The redesigned Audi RS3 is ditching its Haldex all-wheel drive system and debuting a new RS Torque Splitter.

    Audi has released information on the new system ahead of the official reveal of its hottest small car.

    The new system allows for active and fully variable torque vectoring between the rear wheels.

    It features an electronically-controlled multiple disc clutch on each drive shaft, with each clutch having its own control unit.

    Up to 1750Nm of torque can be sent to the outer rear wheel.

    Audi says the introduction of the torque splitter results in less understeer, earlier and faster acceleration coming out of corners, and more precise and agile handling.

    Two new drive modes join the existing Comfort, Auto, Dynamic, Efficiency and Individual modes, and torque distribution varies across the entire range of modes.

    In Comfort mode, priority is given to the front axle. In Auto mode, torque distribution is balanced to help reduce understeer and oversteer, while in Dynamic mode more drive torque is sent to the rear axle.

    The new RS Torque Rear mode is what other brands would call Drift Mode.

    Designed for closed circuits, in this mode up to 100 per cent of drive torque is directed to the rear wheel on the outside of a curve to help you perform controlled drifts.

    The new RS Performance Mode has been designed for the racetrack and is tuned for the optional Pirelli P Zero Trofeo R semi-slick tyres.

    The optional adaptive suspension features a specific comfort setting for RS Performance Mode, designed for race tracks with uneven surfaces like the Nordschleife.

    The standard RS sports suspension has newly developed shock absorbers and a valve system specific to the RS3.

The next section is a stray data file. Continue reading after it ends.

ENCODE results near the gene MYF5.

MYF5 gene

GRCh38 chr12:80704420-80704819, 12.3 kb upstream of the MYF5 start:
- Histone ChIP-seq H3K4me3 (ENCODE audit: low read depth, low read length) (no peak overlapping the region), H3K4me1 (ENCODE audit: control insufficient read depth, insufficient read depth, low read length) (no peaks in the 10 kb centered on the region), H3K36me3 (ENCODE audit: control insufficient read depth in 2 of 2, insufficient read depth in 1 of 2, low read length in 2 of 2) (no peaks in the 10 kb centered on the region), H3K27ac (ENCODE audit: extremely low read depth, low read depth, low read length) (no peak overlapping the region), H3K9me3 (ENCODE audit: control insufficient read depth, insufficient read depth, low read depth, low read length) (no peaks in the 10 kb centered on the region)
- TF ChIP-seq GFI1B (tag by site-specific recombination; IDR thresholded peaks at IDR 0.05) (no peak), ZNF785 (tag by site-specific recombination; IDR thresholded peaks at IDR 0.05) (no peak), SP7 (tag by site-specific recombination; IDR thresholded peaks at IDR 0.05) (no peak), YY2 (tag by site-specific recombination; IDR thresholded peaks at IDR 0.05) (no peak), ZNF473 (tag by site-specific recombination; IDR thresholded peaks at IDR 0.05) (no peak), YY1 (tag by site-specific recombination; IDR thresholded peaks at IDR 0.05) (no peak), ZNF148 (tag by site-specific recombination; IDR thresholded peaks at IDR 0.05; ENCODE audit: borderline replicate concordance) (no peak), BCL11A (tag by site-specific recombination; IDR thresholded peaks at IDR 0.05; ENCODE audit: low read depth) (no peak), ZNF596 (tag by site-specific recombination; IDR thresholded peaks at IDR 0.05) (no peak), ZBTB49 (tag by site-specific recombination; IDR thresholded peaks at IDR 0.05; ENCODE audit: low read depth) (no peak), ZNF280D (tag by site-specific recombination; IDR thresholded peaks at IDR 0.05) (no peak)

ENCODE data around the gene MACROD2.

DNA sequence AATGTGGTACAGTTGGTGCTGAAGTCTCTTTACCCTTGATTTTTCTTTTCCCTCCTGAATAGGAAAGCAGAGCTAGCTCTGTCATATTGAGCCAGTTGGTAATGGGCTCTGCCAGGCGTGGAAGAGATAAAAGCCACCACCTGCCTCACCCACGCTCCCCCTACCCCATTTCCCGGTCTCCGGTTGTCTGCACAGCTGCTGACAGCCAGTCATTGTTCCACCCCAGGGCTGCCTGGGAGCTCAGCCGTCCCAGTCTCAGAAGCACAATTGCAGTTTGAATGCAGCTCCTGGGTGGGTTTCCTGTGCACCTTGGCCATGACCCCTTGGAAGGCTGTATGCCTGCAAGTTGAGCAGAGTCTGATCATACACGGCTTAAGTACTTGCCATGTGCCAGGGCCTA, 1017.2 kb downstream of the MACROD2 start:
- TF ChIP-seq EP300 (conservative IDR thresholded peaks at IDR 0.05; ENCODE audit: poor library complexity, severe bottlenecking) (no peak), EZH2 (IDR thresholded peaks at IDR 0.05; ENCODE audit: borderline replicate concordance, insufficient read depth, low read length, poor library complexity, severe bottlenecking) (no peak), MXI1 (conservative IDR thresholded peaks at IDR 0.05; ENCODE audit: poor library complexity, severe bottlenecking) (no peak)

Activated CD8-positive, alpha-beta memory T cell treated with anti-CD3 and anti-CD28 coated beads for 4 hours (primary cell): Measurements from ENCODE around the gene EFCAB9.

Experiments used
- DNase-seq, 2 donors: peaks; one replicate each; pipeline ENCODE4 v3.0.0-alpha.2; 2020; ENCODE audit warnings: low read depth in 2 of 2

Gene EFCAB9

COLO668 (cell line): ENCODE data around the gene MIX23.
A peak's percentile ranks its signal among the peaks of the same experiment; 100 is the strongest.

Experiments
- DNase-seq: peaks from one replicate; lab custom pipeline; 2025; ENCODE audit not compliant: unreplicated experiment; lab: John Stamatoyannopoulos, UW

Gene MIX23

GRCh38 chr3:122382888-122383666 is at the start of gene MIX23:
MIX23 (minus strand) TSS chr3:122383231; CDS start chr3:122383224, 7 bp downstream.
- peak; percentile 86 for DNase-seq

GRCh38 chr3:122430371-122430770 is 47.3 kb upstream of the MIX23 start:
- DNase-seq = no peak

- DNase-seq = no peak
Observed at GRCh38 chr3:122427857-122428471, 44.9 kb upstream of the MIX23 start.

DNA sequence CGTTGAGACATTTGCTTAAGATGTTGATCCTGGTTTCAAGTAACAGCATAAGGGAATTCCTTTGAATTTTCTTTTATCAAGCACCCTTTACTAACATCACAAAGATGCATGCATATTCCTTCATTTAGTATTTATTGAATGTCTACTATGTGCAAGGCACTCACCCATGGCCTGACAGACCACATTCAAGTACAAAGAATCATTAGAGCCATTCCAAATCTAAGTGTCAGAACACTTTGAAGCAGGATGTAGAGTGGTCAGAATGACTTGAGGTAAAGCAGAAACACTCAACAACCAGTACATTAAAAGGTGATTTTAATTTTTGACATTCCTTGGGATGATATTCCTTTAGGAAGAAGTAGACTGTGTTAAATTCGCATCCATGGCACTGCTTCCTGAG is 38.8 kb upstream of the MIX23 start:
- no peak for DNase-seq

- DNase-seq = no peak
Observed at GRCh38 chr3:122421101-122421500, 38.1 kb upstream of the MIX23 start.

The electronic stability control can be toggled on and off, while there’s also a Sport mode that is the default ESC calibration for RS Performance mode. To turn the ESC off entirely, you’ll need to hold the centre console button for more than three seconds.

    The RS3 continues to use a turbocharged 2.5-litre five-cylinder engine with 294kW of power, mated to a seven-speed dual-clutch automatic transmission.

    However, torque has been increased by 20Nm to 500Nm.

    Peak power is now available from 5600 to 7000 rpm while peak torque is on tap from 2250 to 5600 rpm

    The extra grunt helps push the RS3 to 100km/h in 3.8 seconds, 0.3 seconds faster than before.

    The RS3 is 10mm lower than the S3 and 25mm lower than the A3.

    Other changes over lesser A3 models include unique pivot bearings, subframes and stabilisers, and stiffer lower wishbones for the McPherson strut front suspension, plus bespoke progressive steering with a variable gear ratio depending on the steering angle.

    As before, the RS3 will offer the choice of four-door sedan and five-door hatchback body styles.

    The introduction of torque vectoring helps align the RS3 with the redesigned Golf R (above), which features Volkswagen’s new R-Performance Torque Vectoring that allows up to 100 per cent of available torque to be transferred to the outside wheel during cornering.

    The RS3’s toughest competition comes in the form of the Mercedes-AMG A45 S, which pumps out 310kW of power and 500Nm of torque from its turbocharged 2.0-litre four-cylinder engine.

    MORE: Audi RS3 news and reviews

    William Stopford

    William Stopford is an automotive journalist based in Brisbane, Australia. William is a Business/Journalism graduate from the Queensland University of Technology who loves to travel, briefly lived in the US, and has a particular interest in the American car industry.

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